Of late, this business of justice has been on my mind, probably because I’ve been concerned that the modern concept of “social justice” doesn’t seem to be very much about …
Of late, this business of justice has been on my mind, probably because I’ve been concerned that the modern concept of “social justice” doesn’t seem to be very much about justice at all. Therefore, let us dispense with any definitions of justice that involve appending other words to it that make it cease to be justice. The Institutions of Justinian define justice simply by saying that “justice is the set and constant purpose which gives to every man his due.” This is a very good definition for justice, and God’s word has much to say on the matter.
First and foremost, the Scripture declares of God himself that “all his ways are justice. A God of faithfulness and without iniquity, just and upright is he.” (Deuteronomy 32:4) Therefore, we may trust that God alone is the ultimate judge of what every person’s due truly is. Further, as our creator, he has told us what our neighbor is due from us. He has never hidden this, and his command and instruction on the matter formed the foundation of our concept of justice in the West, until that concept began to be eroded in the last 200 years.
God gives us the measure of justice that requires a person to only answer for their own crimes (Deuteronomy 24:16). No one is responsible for anyone’s actions but their own. The beauty of America was that we never cared if your granddaddy was a horse thief — we cared who you were. As image bearers of God, we owe it to our neighbor to judge them according to the content of their own character rather than that of their parents and grandparents. That is their due.
The Lord also says that we are not to bear false witness, siding with the many to pervert justice (Exodus 23:2) nor are we to be partial to a poor man in his lawsuit (Exodus 23:3). In other words, the majority can be wrong, and a poor man is not right just because he’s poor any more than a rich man is right just because he’s rich. Justice is to be utterly blind to a person’s lineage, social status, color, ethnicity, sex, and any other identifier. If there is to be justice, there must be absolute equality under the law. One law for all or no law at all.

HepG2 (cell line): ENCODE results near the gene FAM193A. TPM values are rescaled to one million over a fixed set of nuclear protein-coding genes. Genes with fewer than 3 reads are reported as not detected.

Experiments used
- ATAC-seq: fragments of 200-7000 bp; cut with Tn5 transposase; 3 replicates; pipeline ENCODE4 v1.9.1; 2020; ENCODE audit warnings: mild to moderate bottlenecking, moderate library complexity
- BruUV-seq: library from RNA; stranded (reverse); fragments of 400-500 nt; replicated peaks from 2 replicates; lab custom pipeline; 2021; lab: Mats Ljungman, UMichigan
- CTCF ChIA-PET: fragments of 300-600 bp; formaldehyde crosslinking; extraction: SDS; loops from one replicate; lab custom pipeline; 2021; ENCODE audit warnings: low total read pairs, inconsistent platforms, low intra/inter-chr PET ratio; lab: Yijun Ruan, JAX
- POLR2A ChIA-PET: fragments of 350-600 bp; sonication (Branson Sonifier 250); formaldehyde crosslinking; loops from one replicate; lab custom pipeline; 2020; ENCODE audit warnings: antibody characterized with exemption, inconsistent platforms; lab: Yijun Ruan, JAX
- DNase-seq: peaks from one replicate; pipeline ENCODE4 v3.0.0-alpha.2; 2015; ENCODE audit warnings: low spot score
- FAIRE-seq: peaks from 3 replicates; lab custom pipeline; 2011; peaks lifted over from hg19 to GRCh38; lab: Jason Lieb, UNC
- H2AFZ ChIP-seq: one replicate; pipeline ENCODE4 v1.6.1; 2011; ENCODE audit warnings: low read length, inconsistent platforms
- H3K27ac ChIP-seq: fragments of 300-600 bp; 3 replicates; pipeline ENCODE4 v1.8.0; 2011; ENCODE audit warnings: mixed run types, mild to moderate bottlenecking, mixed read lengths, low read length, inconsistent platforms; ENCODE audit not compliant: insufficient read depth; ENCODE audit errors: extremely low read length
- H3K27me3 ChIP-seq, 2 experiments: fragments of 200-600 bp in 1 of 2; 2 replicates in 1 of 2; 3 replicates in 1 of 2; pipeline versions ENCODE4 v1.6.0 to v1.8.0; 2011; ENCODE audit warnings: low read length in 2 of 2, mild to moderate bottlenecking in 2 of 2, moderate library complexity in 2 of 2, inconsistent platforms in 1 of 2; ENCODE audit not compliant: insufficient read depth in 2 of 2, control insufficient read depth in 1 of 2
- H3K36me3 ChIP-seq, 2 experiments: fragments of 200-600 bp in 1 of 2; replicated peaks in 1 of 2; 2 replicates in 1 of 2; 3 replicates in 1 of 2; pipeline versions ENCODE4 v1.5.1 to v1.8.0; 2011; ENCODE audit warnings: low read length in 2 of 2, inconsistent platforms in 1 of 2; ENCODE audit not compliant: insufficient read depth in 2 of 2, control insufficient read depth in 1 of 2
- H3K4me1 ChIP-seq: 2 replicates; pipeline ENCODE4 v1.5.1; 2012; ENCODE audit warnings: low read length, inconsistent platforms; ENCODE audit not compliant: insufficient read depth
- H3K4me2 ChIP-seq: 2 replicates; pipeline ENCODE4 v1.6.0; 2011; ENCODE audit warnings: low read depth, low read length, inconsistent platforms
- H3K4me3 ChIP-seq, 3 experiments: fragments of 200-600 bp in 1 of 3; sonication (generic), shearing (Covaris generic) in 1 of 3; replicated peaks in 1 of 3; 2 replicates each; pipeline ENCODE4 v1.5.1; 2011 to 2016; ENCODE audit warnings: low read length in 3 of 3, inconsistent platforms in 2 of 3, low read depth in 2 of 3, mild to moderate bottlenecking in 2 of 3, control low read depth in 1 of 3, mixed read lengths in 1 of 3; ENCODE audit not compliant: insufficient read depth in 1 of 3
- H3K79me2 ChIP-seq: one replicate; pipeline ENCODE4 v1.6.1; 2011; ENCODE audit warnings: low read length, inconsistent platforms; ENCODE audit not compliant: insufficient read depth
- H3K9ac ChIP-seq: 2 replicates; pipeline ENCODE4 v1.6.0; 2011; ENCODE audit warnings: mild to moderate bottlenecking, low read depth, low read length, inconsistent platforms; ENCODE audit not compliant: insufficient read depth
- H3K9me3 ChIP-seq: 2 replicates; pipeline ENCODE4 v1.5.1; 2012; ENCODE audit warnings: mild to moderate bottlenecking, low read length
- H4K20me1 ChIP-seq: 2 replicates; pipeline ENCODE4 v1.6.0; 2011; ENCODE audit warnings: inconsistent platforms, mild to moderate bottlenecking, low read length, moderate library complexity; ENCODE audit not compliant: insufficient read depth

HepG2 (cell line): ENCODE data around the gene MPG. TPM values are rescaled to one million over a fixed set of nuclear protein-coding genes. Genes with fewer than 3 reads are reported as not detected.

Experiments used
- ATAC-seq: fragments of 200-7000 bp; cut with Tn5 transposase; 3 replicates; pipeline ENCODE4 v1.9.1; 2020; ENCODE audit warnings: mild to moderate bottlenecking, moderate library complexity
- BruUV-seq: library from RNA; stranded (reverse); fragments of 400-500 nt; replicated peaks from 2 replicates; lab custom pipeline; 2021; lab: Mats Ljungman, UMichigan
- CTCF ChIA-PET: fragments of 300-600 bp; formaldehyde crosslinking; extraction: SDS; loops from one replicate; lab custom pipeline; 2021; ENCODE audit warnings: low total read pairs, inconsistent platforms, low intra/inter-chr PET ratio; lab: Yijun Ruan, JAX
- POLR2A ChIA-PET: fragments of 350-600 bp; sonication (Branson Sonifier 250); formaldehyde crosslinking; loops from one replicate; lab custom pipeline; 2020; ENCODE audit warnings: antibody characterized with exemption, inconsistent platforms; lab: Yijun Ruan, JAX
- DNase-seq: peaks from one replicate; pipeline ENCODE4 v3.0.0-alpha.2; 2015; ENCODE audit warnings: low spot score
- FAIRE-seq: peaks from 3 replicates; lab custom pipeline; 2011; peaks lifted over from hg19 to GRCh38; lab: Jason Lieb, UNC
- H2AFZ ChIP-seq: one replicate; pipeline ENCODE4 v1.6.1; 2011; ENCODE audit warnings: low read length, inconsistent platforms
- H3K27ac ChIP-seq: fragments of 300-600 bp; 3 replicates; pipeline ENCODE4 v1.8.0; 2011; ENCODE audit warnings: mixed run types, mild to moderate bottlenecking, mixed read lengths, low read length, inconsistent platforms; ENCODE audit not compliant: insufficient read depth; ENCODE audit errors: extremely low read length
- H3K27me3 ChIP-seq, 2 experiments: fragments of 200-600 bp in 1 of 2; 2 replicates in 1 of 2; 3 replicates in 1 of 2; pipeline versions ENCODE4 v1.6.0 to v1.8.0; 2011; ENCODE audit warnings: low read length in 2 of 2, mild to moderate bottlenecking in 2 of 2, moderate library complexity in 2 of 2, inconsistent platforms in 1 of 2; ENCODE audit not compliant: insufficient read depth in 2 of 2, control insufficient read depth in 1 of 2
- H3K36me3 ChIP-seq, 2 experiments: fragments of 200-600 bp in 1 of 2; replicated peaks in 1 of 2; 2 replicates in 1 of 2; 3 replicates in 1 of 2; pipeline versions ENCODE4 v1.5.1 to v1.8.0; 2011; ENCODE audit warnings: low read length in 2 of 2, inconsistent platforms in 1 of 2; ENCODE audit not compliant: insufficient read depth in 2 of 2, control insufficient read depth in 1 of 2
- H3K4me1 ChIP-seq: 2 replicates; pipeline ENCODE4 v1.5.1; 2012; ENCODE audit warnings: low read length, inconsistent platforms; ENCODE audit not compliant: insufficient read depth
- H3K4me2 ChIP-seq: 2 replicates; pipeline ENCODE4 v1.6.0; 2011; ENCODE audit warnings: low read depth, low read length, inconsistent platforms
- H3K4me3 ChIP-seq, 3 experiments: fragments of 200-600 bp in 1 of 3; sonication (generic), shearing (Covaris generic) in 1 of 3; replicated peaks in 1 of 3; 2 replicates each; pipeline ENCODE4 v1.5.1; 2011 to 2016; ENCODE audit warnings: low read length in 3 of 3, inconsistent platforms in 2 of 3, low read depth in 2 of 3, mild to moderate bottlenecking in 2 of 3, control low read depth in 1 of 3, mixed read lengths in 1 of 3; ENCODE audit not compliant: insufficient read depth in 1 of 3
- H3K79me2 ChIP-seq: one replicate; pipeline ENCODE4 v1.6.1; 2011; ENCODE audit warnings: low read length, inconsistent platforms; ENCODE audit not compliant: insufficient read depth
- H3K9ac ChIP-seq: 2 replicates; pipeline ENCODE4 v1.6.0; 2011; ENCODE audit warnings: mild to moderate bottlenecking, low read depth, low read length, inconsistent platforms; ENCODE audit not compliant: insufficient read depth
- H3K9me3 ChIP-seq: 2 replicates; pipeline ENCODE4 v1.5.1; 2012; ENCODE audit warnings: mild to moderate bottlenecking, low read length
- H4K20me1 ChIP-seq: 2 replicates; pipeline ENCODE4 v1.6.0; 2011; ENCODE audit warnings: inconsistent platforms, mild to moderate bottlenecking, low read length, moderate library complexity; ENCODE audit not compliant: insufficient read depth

From Deuteronomy 24, we also find that every person is to be paid the wage due them for their labor in a timely manner, the sanctity of their home is to be respected and they are not to be stepped on simply because they are poor. As a matter of fact, the rich are not to keep the poor from gathering their daily bread. God did not demand that the rich harvest the daily bread of the poor and give it to them. He simply demanded that they be allowed to gather for themselves, for that is their due as his image bearers.
Ultimately, God insists that our idea of justice be guided by his command to love our neighbor as ourselves (Matthew 19:19), not a mass of faceless humanity but our actual flesh and blood neighbor. This is the law that is the ultimate summation of what should guide us in our thoughts on justice. So let us reason together: Do we think that it is justice for people who can afford their own security detail to call for the abolishment of the police force that serves and protects the single mother in the inner city or the remote county? Is that the debt of love?
Is it just to saddle a child born to a meth addict in Wyoming with some guilt about imaginary privilege simply because that child happens to be white? Is it just for rich CEOs, entertainers, bankers and lawyers to seek the impoverishment of those who have taken a stand to protect the most vulnerable and innocent of all from being slaughtered in the womb? Is it justice for social media platforms to rob people of free expression? Is freedom of speech every person’s due or is it not? Surely, we don’t think it just to have abandoned those who helped us in Afghanistan to their deaths.
What of things that may be a bit more nuanced? Is it justice for the state to sell a widow’s home just because she can no longer afford the property tax? Is it just for one group of citizens to be forced to pay for another group’s college tuition against their will? Is it just for the majority to vote for the state to plunder their neighbors on their behalf?
Obviously, I believe the answer to all of these questions is a resounding no, and it grieves me deeply when any of my countrymen practice injustice — either clamoring for or excusing anarchy, vengeance, oppression, censorship, teachery, theft, slavery or piracy under the pretense of justice. God help us all.
(Shane Legler is the pastor of Garland Community Church of God.)